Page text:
How did you get into EAP?
My first job was teaching business English in Japan. I took the job because I wanted to go to Japan! I then moved into teaching scientific & technical English in Japan and then in a private language institute in UK – I have a degree in Physics. For that reason science and technology do not frighten me. Many of my pupils I was teaching were university students so that developed into EAP in UK colleges and universities.
You do a wide range of work within the ESL sphere – which is your favourite aspect of it and why?
I like working with subject specialists in areas I do not know much about and trying to work out how they use language. It is always revealing.
Could you talk a bit about your work in English for Specific Purposes (ESP) and EAP?
ESP is divided into English in educational contexts (EAP) and English in the workplace (EOP). Therefore EAP is an aspect of ESP. I have worked in companies – oil refineries and airports, for example, but most of my work has been in education. However, most universities degree courses now – both at undergraduate and graduate levels – try to be business facing and include professional genres in their assessment tasks. So the distinction is not always so clear. For example, I have recently been teaching post-graduate accountants and many of their assessments tasks are aimed at shareholders, company directors, finance managers etc.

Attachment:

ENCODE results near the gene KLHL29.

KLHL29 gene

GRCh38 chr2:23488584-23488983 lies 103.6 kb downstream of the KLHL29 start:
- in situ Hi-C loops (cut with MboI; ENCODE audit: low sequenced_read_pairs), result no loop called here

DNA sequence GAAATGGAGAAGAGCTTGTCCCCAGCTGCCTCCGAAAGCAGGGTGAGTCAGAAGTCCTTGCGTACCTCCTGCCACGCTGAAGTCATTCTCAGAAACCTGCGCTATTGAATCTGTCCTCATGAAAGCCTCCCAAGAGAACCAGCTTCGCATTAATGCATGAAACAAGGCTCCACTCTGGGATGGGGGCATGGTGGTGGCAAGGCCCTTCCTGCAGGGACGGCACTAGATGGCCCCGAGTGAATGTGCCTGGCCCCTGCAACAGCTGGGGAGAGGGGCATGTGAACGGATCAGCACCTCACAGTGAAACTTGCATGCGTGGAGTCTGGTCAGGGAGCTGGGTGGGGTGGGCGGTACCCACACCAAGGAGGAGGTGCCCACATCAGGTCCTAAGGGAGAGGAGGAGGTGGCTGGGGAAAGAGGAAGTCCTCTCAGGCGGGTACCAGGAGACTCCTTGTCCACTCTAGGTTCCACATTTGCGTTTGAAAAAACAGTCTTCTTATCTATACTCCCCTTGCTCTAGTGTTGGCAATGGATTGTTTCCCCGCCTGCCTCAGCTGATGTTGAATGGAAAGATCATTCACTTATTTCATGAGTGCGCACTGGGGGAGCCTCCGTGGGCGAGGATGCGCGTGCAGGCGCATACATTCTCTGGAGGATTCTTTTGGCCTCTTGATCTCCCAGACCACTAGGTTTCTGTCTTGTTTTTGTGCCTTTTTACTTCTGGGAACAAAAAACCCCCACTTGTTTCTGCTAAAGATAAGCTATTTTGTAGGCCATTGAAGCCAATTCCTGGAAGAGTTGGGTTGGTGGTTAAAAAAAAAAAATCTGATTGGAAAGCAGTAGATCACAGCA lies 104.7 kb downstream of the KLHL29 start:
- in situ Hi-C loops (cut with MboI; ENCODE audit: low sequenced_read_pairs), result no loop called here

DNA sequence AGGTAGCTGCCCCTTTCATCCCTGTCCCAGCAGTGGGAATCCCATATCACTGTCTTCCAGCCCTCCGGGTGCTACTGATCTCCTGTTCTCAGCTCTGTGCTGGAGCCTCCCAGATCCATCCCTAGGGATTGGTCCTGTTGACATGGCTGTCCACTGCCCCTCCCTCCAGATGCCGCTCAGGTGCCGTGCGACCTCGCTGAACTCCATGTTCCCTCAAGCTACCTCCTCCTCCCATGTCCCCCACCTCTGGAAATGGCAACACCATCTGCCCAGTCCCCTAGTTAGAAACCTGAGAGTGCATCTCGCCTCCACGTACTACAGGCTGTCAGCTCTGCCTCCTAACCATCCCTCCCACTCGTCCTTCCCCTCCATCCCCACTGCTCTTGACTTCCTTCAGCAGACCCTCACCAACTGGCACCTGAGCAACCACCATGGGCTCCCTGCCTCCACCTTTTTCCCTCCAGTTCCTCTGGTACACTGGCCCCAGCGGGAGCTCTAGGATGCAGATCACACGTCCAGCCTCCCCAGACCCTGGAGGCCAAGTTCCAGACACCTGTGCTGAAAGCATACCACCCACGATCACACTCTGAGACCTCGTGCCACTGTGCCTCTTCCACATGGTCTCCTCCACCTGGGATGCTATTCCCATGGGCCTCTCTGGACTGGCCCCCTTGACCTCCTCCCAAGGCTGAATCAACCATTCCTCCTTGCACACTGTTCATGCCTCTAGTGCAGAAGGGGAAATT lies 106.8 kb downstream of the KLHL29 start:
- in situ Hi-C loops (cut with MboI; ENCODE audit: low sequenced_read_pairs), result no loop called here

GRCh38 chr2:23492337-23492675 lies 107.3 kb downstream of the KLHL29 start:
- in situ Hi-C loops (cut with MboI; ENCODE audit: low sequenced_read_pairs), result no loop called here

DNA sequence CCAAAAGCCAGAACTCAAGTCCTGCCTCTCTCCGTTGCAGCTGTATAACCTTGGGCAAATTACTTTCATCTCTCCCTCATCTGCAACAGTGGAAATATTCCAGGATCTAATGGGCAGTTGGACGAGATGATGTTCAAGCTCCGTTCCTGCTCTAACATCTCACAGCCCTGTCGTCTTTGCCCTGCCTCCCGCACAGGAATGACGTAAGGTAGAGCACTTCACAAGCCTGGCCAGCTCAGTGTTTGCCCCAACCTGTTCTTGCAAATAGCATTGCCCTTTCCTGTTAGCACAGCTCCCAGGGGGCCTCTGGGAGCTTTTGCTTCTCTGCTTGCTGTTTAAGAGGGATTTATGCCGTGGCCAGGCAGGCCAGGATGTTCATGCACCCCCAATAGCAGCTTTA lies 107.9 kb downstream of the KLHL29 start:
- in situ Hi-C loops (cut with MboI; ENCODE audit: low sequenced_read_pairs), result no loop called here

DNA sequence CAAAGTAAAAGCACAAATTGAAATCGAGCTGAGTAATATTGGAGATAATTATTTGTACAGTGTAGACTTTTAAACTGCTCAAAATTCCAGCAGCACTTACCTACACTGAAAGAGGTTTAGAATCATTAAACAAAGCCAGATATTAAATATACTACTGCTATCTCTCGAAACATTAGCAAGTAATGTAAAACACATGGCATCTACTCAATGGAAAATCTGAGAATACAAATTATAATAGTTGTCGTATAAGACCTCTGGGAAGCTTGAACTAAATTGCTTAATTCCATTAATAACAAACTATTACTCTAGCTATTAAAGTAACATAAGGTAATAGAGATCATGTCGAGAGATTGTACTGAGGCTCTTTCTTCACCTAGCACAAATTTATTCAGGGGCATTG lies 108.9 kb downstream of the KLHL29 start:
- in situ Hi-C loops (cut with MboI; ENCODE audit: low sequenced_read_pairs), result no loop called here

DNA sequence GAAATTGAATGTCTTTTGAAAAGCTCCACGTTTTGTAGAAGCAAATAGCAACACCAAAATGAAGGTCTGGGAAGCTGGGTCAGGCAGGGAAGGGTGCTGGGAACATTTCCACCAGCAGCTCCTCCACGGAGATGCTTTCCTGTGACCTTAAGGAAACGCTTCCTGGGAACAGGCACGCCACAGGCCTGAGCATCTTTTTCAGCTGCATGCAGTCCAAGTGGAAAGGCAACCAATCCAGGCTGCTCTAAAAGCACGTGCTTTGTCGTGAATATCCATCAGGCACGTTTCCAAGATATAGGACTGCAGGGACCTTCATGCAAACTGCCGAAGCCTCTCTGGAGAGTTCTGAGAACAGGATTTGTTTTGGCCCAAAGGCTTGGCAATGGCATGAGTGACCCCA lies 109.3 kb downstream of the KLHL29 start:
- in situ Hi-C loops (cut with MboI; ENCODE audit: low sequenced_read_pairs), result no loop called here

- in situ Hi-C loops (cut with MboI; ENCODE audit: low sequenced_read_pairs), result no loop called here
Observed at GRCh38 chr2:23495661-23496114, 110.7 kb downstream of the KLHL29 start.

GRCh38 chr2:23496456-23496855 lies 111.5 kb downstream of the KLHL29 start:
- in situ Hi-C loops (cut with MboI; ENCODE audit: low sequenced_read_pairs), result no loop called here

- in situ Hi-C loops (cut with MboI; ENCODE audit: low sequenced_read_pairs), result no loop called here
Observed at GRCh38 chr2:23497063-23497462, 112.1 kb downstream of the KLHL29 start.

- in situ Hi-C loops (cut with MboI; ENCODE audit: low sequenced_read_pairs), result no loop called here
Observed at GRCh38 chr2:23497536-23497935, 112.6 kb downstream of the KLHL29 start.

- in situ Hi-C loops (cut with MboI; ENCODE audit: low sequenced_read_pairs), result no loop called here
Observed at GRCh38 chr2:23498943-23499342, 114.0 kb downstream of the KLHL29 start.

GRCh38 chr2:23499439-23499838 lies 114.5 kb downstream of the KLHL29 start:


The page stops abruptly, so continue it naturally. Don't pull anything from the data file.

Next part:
You are an editor of the journal Professional and Academic English. What duties does that involve?
I have been a member of IATEFL ESP SIG since it began and have edited the journal: Professional and Academic English for a while. This involves: blind reviewing potential contributors, working with those accepted to produce suitable text for publication, putting together the publication – including copy editing and proofreading, and most recently desk-top publishing the final journal. The journal probably publishes articles from one of the widest range of nationalities of any journal. In the 50 issues of its existence, we have published articles from people working in 70 countries.
What goes into preparing a presentation for IATEFL?
Thinking what I want to say, doing the research, thinking about the audience, working with the language, planning the time, rehearsal.
Tell us about your involvement with BALEAP.
I was on the BALEAP executive committee for 20 years as PIMs (Professional Issues Meetings) coordinator, BALEAP chair and then treasurer.
What are you currently working on?
I continue to develop my knowledge and EAP skills. At the moment my time is taken up supervising MA students at several universities. I also continue to work with students on their academic language at several institutions nearby. I have taught research methodology to MSc International Business students for several years now. This involves knowledge about research, academic and professional language and the process of publication.
What was the last book you read that you’d recommend?
I recently read Chimamanda Ngozi Adichie’s Americanah. It is – among other things – about an international student in America. Routledge have just published a range of ESP books which I recommended, particularly Maggie Charles and Diane Pecorari’s English for Academic Purposes, but they are all good.
A fact about yourself most people wouldn’t know?
I play the banjo.